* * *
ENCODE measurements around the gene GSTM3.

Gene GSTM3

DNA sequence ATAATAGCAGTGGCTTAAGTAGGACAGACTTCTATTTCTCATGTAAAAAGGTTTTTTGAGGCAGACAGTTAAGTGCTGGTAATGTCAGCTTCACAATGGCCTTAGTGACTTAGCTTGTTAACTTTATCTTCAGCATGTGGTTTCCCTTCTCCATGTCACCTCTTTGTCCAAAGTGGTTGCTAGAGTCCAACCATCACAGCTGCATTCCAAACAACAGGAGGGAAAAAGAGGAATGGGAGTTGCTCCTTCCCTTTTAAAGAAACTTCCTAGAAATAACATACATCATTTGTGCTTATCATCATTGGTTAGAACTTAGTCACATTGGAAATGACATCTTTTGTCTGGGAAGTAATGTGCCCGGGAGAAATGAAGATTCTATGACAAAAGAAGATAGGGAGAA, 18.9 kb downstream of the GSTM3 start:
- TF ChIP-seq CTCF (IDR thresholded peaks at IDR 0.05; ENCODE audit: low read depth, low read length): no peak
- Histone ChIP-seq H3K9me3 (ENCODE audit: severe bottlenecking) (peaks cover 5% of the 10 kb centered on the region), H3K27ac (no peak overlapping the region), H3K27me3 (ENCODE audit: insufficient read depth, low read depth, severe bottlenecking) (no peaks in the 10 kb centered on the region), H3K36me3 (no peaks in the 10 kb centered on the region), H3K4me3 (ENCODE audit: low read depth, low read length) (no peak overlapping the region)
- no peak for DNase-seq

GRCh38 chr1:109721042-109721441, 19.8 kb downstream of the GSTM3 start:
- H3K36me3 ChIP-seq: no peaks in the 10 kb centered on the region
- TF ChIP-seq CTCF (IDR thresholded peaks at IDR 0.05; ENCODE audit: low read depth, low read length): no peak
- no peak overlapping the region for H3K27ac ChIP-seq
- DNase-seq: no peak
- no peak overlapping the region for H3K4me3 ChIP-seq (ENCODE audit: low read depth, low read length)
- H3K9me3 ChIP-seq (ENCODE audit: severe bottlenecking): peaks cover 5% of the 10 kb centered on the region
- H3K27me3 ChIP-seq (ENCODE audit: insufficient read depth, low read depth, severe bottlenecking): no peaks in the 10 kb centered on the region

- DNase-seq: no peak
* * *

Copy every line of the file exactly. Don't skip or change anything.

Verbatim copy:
ENCODE measurements around the gene GSTM3.

Gene GSTM3

DNA sequence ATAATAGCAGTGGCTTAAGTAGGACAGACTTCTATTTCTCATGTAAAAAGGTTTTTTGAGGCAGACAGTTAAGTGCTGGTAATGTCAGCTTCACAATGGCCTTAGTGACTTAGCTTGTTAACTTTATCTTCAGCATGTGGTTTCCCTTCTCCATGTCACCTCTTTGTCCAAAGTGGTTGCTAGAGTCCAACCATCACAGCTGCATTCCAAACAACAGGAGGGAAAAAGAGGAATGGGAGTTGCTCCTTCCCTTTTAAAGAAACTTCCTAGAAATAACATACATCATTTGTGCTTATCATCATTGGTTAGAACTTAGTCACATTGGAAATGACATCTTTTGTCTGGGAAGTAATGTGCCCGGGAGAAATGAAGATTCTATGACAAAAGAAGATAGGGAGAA, 18.9 kb downstream of the GSTM3 start:
- TF ChIP-seq CTCF (IDR thresholded peaks at IDR 0.05; ENCODE audit: low read depth, low read length): no peak
- Histone ChIP-seq H3K9me3 (ENCODE audit: severe bottlenecking) (peaks cover 5% of the 10 kb centered on the region), H3K27ac (no peak overlapping the region), H3K27me3 (ENCODE audit: insufficient read depth, low read depth, severe bottlenecking) (no peaks in the 10 kb centered on the region), H3K36me3 (no peaks in the 10 kb centered on the region), H3K4me3 (ENCODE audit: low read depth, low read length) (no peak overlapping the region)
- no peak for DNase-seq

GRCh38 chr1:109721042-109721441, 19.8 kb downstream of the GSTM3 start:
- H3K36me3 ChIP-seq: no peaks in the 10 kb centered on the region
- TF ChIP-seq CTCF (IDR thresholded peaks at IDR 0.05; ENCODE audit: low read depth, low read length): no peak
- no peak overlapping the region for H3K27ac ChIP-seq
- DNase-seq: no peak
- no peak overlapping the region for H3K4me3 ChIP-seq (ENCODE audit: low read depth, low read length)
- H3K9me3 ChIP-seq (ENCODE audit: severe bottlenecking): peaks cover 5% of the 10 kb centered on the region
- H3K27me3 ChIP-seq (ENCODE audit: insufficient read depth, low read depth, severe bottlenecking): no peaks in the 10 kb centered on the region

- DNase-seq: no peak